Site name: Natewa Tunuloa Country: Fiji IBA(s): FJ03 Location: The Natewa Tunuloa Peninsula is located on the south-eastern side of Vanua Levu bordering the largest bay in Fiji, the Natewa Bay and the Somosomo strait. Site area: Approximately 17, 600 ha Partner: NatureFiji-MareqetiViti (BirdLife International Fiji Programme - BIFP - until December 2012)
Values of the site
Natewa Tunuloa contains most of the large remaining forest tracts on the peninsula, including the largest tracts of old-growth forest. The IBA mostly covers lowland tropical rainforest which extends along the central ridge of the peninsula, including many steep slopes of montane forest. Bordering the IBA is degraded forest, most of which has been heavily logged in recent years. The IBA is home to a number of globally threatened species of bird including: the Vulnerable Shy Ground-Dove Gallicolumba stairi, Near Threatened Silktail Lamprolia victoriae, and 22 range-restricted species including the Golden Dove Ptilinopus luteovirens and Red Shining-parrot Prosopeia tabuensis.
A baseline survey conducted by BIFP showed that eight herpetofauna species were found in the IBA. Literature on Natewa identifies only two species of Hawkmoth; however survey results found five species collected from the IBA, four of which are new records for Natewa.
Natewa Tunuloa Peninsula is a Site of National Significance listed in the Fiji National Biodiversity Strategy and Action Plan and is a priority biodiversity hotspot. It is also mentioned in the National Regional Tourism Strategy as an area that has potential to provide regional community benefits. The IBA has no legal designation or protection but has been formally recognised as a “priority area in need of formal protection” under the national Protected Area Committee.
Natewa Tunuloa is of great importance for a number of local communities and clans who depend on the forest and on the ecosystem services it provides. It is currently managed by landowning clans, who are represented within the established local Site Support Group (SSG).
Key threats to the site include:
Urban and agricultural encroachment
Historical conservation approach
The challenges of conserving Fiji's forest resources have mostly been due to low local capacity to manage them and lack of institutional capacity and enforcement to exercise proper protection and management. A number of communities have had the drive to manage their forests in sustainable ways, often aware that forest management is related to water quality, availability of sustainable forest products, and flood risk management. However, they have often lacked financial resources, information and skills required to take action to implement successful conservation initiatives that continue to support their livelihoods. This led to the continuous logging and destruction of resources, despite their understanding of the importance of the conservation of their native forests for their livelihoods.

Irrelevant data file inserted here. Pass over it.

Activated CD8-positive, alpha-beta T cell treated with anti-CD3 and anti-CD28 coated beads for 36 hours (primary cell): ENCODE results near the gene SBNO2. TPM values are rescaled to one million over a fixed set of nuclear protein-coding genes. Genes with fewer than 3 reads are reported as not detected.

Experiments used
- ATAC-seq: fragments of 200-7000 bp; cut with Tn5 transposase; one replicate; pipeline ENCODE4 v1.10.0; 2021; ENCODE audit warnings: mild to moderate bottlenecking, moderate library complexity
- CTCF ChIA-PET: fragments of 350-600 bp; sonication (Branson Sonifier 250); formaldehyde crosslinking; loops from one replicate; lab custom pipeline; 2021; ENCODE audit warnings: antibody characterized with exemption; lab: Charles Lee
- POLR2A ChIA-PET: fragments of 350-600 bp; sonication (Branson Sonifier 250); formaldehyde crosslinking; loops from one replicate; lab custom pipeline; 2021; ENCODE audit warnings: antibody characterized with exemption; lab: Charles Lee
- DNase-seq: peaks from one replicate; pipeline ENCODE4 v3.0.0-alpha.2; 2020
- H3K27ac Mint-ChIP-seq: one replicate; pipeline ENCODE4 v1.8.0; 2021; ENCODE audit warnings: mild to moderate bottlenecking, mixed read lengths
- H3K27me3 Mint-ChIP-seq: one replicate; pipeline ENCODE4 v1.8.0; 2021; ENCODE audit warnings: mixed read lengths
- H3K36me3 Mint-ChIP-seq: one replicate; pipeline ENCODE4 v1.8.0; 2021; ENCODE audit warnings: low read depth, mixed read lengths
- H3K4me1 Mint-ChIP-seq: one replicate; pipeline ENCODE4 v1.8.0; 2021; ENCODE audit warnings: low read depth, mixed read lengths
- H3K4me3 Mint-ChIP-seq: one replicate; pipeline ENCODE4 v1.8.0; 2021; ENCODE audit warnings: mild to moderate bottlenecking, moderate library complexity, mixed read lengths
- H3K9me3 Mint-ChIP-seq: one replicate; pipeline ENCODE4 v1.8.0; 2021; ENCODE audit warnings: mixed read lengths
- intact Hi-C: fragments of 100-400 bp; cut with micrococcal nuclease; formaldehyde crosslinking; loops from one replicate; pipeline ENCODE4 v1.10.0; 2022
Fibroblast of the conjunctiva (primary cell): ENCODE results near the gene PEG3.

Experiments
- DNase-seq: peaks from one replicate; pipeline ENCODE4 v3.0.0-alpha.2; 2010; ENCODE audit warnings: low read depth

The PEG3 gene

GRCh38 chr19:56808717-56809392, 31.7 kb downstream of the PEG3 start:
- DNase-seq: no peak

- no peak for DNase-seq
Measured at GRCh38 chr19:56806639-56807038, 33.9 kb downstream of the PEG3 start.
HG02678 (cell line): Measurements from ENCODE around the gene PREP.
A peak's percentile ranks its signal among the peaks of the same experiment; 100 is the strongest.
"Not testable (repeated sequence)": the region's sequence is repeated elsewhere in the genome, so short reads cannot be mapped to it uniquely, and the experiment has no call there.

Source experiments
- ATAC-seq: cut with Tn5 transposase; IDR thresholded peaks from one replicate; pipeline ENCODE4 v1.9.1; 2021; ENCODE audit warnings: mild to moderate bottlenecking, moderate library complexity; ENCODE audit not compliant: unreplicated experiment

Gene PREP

New conservation approach
Following Natewa Tunuloa’s identification as an IBA, community meetings and consultations were undertaken at the site, resulting in the establishment of the Natewa Tunuloa Site Support Group (SSG). SSGs are community-based groups consisting of local volunteers who have an interest in protecting their own environment. Continuous consultation of communities, involving all members irrespective of age, gender, religion or status, were instrumental in setting up the SSG. These consultations enabled BIFP to gain a deeper understanding of the requirements and interests of all local communities dependent on the forests. The SSG is named Sisi Initiative after the Sisi (Fijian name for the endemic Silktail). During the community consultation process, BIFP worked in close collaboration with the Fiji Department of Forestry who agreed to cease the issuing of logging licenses within the IBA.
The community managed Protected Area now covers a total of 6625 hectares within the IBA and the SSG has been involved in a number of workshops and training in IBA monitoring, establishment of small businesses and fundraising. The SSG is working in collaboration with a number of landowning clans, that are now committed to protecting these forests and have contributed to the development and implementation of a resources management plan. The plan includes the development of sustainable forest-based income generating projects including the alternative production of non-timber forest products and sustainable agricultural projects. Such small-scale projects will lessen the pressure on forest resources, help improve the quality of life for the local people and enhance community involvement and participation in the protection of the IBA.
BIFP is now working closely with the National Protected Area forum to develop the first Protected Area legislation for Fiji, which will be based on the IUCN Protected Area categories, but will take into account the local context (community conserved areas that have been traditionally designated, making sure that they are responsive to the needs and rights of the landowners).
Once the Protected Area legislation is in place, the community-declared Protected Area will be formally endorsed as a legally recognised Protected Area. This will strengthen the role of the SSG in terms of monitoring and collaboration with communities.